What we need is for the leaders and individuals in our community, especially those who are at the heads of institutions, such as, but not limited to churches, universities, and corporations to make public statements denouncing the deplorable and dehumanizing treatment from the United States Government and its subsidiary institutions such as the Department of Justice; the Law Enforcement Agencies in every city and state; and the Prison Industrial Complex with its corporate structure and profit-driven slave labor model that undermines the expressed intent of penitentiaries: penitence and rehabilitation. Penitence is to feel sorrow for one’s actions and rehabilitation is to prepare someone for reentry into society as a functioning member of that society. However, the system is designed to be a revolving door so as to maintain a subsidized, if not free, labor force for industries and markets wherein the United States does not have a comparative advantage. In other words, the United States could not compete in those markets and industries because those products and services can be produced at a much lower cost and at a greater efficiency in other countries; countries that are experiencing the exploitative practices of American corporations and results thereof. The domestic outcome is that our taxes are being used to fund slave labor internment camps throughout the nation from which corporations are benefiting and earning profit. The global outcome is that Anti-Blackness, which Black Lives Matter is diametrically opposed to and in contention with, is harming, subjugating, and suppressing People of Color worldwide. Moreover, there are over twelve million people in the United States who have been disenfranchised and had their Right to Vote revoked because of felony disenfranchisement laws. All of this is justified according to Law because of the Thirteenth, Fourteenth, and Fifteenth Amendments to the United States Constitution wherein slavery and disenfranchisement is unconstitutional except in the case of being convicted of a “crime.” All of these factors add up to a false system of justifications, under law, to kill, murder, and enslave People of Color shredding the Bill of Rights and the people’s ability to challenge the tyranny of the United States government and its subsidiary institutions.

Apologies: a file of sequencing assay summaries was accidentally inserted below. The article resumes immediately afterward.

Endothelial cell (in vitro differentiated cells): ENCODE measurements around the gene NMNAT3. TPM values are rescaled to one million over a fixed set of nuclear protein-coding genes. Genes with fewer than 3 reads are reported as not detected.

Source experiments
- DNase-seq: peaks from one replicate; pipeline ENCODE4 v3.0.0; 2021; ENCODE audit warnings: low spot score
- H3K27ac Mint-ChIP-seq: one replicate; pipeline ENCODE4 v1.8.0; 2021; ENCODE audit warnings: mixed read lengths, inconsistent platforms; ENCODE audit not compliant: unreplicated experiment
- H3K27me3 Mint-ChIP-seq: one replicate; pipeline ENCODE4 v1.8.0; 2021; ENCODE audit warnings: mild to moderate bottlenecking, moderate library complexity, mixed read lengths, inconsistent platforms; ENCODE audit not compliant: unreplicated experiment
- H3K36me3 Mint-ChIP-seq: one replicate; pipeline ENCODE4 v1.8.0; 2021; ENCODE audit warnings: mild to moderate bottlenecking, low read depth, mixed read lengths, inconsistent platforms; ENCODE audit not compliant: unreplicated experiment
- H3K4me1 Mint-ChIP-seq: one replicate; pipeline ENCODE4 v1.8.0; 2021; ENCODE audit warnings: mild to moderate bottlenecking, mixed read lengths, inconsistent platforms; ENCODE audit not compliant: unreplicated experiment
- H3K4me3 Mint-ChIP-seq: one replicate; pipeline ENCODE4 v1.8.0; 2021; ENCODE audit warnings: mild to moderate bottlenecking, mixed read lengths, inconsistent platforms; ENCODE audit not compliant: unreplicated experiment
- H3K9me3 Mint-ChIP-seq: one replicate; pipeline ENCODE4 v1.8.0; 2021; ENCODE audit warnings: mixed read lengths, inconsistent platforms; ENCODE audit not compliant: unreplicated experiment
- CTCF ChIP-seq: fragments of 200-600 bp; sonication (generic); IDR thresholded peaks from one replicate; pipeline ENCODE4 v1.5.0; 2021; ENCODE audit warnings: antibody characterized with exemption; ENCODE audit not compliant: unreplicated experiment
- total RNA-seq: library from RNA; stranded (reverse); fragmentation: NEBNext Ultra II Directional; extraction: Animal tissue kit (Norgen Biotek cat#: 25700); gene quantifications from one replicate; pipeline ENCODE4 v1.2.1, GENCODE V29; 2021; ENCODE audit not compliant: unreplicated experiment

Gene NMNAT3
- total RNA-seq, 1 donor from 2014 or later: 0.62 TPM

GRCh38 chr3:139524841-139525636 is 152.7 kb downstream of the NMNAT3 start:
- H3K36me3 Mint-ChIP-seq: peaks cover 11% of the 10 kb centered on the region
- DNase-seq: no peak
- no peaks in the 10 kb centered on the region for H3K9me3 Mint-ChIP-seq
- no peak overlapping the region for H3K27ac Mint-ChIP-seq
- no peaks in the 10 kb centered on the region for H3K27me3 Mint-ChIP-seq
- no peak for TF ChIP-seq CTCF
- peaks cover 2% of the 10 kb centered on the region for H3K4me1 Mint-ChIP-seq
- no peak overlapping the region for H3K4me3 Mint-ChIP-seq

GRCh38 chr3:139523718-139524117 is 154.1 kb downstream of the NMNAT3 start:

What we need is for the leaders and individuals in our community, especially those who are at the heads of institutions, such as, but not limited to churches, universities, and corporations to make public statements denouncing the dire economic and living conditions, which includes but is not limited to red lining, job opportunities, educational opportunities, gentrification, transportation equity, and climate change. We are not far removed from the nearly ubiquitous slavery in the United States when Black people were denied education and are even less removed from Jim Crow segregation, an era that denied People of Color in the United States equal educational and employment opportunities and specified the boundaries in which People of Color could live, work, and own property. Furthermore, the rise of the Prison Industrial Complex in the 1980s, the outsourcing of industrial jobs as part of globalization in the 1980s, and the deplorable educational institutions in areas populated by People of Color and poor people have resulted in the expansion of an exceedingly stratified hierarchical economic structure of classes and castes the likes of which has not been experienced since the fall of the Roman Empire. Our people will remain vulnerable to exploitation and suppression by an elite plutocracy and oligarchy until we can achieve economic justice.